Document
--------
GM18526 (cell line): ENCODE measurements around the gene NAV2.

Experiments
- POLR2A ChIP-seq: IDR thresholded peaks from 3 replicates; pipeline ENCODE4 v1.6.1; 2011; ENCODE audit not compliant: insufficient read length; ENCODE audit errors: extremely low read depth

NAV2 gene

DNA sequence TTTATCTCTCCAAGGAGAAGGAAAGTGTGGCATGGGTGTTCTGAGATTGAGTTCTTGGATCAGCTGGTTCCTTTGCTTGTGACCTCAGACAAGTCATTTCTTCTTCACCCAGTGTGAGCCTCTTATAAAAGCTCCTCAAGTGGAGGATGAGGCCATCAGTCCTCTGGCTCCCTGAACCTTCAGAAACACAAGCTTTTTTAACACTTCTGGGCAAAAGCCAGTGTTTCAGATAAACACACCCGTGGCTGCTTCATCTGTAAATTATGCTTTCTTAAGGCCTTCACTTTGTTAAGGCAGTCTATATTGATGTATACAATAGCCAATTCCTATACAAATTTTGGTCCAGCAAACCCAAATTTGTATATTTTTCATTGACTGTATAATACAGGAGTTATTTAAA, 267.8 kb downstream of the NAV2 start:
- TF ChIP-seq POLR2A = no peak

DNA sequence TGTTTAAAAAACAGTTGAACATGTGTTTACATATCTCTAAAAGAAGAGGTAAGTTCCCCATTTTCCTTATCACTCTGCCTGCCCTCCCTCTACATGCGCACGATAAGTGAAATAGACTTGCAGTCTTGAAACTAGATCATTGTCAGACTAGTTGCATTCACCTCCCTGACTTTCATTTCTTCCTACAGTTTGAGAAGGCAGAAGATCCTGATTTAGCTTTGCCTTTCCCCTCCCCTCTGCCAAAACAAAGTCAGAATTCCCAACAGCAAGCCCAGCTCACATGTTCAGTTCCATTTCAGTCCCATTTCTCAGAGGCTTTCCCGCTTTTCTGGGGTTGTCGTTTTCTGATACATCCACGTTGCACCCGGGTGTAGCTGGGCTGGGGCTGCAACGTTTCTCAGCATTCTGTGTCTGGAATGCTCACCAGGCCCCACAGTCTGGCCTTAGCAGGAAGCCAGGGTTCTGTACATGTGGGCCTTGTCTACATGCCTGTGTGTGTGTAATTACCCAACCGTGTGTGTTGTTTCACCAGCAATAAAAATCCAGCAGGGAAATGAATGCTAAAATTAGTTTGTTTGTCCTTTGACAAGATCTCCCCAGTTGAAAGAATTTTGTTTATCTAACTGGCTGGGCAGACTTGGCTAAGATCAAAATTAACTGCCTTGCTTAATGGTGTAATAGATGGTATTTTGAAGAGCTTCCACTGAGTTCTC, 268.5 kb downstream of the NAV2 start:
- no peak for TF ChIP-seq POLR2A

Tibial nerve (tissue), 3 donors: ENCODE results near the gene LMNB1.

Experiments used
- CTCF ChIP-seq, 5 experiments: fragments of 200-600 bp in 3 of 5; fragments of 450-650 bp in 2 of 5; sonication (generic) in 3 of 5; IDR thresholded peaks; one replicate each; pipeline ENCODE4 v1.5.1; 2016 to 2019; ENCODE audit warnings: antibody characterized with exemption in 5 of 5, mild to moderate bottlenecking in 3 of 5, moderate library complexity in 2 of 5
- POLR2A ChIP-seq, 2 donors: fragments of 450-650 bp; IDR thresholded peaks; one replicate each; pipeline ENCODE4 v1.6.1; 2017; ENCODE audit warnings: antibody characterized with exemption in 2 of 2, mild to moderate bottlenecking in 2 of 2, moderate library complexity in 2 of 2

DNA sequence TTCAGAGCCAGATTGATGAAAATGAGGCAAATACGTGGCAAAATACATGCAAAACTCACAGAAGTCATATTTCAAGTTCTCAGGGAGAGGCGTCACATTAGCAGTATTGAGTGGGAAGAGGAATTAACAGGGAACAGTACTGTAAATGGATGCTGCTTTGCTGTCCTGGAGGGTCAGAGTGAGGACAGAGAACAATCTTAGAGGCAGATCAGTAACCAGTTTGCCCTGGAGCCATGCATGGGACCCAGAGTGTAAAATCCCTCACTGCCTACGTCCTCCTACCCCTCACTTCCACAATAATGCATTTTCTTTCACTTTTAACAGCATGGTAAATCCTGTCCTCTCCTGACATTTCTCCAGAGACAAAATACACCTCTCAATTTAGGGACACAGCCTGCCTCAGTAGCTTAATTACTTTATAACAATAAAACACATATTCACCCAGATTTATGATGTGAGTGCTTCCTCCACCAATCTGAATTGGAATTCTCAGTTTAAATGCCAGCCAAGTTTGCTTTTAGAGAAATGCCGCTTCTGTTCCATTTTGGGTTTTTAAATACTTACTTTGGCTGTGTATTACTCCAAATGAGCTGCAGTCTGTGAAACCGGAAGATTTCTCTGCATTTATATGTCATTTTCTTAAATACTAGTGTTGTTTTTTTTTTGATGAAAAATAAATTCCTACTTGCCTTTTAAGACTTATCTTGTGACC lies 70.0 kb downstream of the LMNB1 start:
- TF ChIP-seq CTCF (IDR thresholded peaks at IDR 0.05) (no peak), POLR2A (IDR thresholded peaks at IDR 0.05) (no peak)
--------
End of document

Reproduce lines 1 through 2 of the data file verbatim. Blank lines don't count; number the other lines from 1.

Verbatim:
GM18526 (cell line): ENCODE measurements around the gene NAV2.

Experiments